A tribute to Umberto Eco

“The rose of old [now] remains [only] in its name;

we [only] possess naked names”

«Having reached the end of my poor sinner’s life, my hair now white, I grow old as the world does, waiting to be lost in the bottomless pit of silent and deserted divinity, sharing in the light of angelic intelligences; confined now with my heavy, ailing body in this cell in the dear monastery of Melk, I prepare to leave on this parchment my testimony as to the wondrous and terrible events that I happened to observe in my youth, now repeating verbatim all I saw and heard, without venturing to seek a design, as if to leave to those who will come after (if the Antichrist has not come first) signs of signs, so that the prayer of deciphering may be exercised on them.

May the Lord grant me the grace to be the transparent witness of the happenings that took place in the abbey whose name it is only right and pious now to omit, toward the end of the year of our Lord 1327, when the Emperor Louis came down into Italy to restore the dignity of the Holy Roman Empire, in keeping with the designs of the Almighty and to the confusion of the wicked usurper, simoniac, and heresiarch who in Avignon brought shame on the holy name of the apostle (I refer to the sinful soul of Jacques of Cahors, whom the impious revered as John XXII)».

[Translation from the Italian by William Weaver, Houghton Miflin Harcourt]

When I read these two paragraphs from the Prologue of “The Name of the Rose”, I was paralyzed.
Umberto Eco – a novelist? Has the medievalist, the philosopher, the mass-mediologist, the semiologist, turned to writing literature?
Has he written a novel?
And what a novel! A historical noir, written by god, full of learned quotations, fascinating prose; but a noir. Not an “essay”.
I read it once, I read it again, and the only word for it was: a Miracle!

It was 1980 and I had lived in Pisa for five years and I had finished university the year before; but the link with Alessandria was still strong, and in Alessandria Umberto Eco was, and still is, at home.
Until that time, Eco had been the cultural benchmark for left-wing youths and intellectuals; for everyone, but above all for us high school students in Alessandria. We knew him as a semiologist (a word whose meaning we did not fully understand, but which we felt meant “high culture”), literary critic and essayist, whose interests ranged from a very broad spectrum of subjects, from medieval philosophy to analysing the mass media, from Thomas Aquinas to the foundations of fascism.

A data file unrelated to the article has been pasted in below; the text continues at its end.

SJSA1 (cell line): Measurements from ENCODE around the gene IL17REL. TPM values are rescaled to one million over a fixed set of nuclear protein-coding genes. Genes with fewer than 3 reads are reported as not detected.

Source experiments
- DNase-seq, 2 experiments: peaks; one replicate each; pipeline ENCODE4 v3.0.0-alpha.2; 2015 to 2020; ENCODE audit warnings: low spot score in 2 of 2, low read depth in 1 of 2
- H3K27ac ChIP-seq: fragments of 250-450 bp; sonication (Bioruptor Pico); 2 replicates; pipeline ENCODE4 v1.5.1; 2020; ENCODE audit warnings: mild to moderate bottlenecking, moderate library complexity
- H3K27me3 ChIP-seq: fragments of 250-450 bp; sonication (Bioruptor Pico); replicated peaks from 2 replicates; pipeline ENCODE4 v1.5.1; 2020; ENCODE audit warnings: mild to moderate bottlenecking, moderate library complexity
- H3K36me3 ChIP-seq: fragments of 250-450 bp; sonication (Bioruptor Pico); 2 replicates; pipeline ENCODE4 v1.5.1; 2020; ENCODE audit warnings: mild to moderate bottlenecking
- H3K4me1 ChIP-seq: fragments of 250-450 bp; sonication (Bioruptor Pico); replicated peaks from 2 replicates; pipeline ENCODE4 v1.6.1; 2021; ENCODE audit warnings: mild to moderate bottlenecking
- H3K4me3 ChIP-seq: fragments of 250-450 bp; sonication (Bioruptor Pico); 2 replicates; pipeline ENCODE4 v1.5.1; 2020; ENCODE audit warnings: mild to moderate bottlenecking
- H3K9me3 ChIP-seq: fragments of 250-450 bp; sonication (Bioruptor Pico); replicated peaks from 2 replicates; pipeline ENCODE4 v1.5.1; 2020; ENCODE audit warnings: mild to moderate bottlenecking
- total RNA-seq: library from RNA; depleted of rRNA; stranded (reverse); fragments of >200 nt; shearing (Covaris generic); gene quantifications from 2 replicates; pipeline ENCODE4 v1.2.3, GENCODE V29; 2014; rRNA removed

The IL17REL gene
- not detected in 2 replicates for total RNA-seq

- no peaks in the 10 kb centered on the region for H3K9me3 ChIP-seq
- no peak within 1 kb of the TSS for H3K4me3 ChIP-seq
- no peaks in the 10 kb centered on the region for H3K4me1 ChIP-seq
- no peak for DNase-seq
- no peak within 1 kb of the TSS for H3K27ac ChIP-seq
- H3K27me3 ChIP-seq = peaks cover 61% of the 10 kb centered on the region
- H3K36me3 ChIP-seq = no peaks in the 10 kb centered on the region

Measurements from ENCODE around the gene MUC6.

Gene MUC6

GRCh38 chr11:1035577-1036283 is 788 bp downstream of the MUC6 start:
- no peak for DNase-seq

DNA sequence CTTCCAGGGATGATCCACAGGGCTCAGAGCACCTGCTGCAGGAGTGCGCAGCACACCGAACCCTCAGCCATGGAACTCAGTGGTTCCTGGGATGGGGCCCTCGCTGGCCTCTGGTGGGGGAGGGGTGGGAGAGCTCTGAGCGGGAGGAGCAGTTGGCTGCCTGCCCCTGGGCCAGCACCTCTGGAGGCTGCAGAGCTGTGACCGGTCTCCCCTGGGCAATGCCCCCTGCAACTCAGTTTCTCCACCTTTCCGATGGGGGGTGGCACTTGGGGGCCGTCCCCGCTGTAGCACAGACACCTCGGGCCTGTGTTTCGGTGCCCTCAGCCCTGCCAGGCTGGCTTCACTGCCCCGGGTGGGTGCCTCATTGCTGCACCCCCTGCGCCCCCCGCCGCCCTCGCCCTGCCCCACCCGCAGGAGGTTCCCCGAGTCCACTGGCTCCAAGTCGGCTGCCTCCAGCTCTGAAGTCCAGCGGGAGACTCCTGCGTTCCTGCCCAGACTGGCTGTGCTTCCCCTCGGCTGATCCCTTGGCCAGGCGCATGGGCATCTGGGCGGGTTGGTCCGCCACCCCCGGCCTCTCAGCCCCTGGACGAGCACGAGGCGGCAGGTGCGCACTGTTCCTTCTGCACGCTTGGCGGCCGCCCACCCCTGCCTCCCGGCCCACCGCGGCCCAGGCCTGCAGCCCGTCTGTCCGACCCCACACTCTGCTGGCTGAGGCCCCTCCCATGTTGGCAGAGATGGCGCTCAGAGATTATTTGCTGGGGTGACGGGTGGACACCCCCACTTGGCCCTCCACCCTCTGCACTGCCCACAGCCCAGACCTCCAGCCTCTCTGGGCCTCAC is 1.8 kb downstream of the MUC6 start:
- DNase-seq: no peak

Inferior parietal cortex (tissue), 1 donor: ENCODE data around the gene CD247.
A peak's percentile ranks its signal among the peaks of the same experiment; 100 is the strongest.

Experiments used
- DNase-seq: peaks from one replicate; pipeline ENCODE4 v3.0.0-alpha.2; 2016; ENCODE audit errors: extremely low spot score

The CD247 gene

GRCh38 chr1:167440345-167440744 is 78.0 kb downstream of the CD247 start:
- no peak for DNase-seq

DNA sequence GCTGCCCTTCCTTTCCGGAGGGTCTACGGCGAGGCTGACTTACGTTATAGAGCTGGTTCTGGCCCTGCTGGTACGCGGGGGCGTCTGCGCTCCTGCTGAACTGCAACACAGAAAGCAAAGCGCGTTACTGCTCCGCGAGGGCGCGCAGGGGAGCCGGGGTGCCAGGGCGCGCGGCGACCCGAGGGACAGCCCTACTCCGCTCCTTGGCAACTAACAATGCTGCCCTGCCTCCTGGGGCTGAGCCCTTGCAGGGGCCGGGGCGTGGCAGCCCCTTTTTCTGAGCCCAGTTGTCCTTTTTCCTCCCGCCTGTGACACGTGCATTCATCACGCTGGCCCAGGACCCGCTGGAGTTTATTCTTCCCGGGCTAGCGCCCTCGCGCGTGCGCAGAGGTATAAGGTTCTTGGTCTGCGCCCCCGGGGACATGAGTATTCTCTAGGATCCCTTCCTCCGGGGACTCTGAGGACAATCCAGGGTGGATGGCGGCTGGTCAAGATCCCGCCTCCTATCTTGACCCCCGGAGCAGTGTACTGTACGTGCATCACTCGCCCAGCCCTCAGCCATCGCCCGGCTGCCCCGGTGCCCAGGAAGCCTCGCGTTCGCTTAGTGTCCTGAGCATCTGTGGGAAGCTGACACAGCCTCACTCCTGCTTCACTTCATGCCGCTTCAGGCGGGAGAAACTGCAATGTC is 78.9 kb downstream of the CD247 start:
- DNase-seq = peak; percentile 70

In short, a maître à penser that the “young revolutionaries” of the 1960s and 1970s criticized harshly, but who they felt was one of them.
Eco had a profound knowledge of the classics but he was also a promoter of the avant-garde, he had a vast cultural background and fundamental values, but was always on the look out for new trends and social interests. Intellectually restless, Eco was irreverent and open to the new: and at that time there was a lot of new stuff going on.
He was an inspiration for all the thinking young people of that time.

For all young people, but especially for those at high school in Alessandria.

Eco was really one of us, one who had studied at the “Plana” – the classical lyceum that we at the “Galilei” scientific lyceum were regularly beating at everything.
He was always someone whose work needed to be read carefully in order for it to be understood; and, who deep down had a pure and hard soul like us Marxist adolescents, someone who had ‘won our armour’, someone to be proud of.

It is cold in the scriptorium, my thumb aches. I leave this manuscript, I do not know for whom; I no longer know what it is about:

stat rosa prístina nomine, nomina nuda tenemus.

Umberto Eco, “Il Nome della Rosa”, Bompiani 1980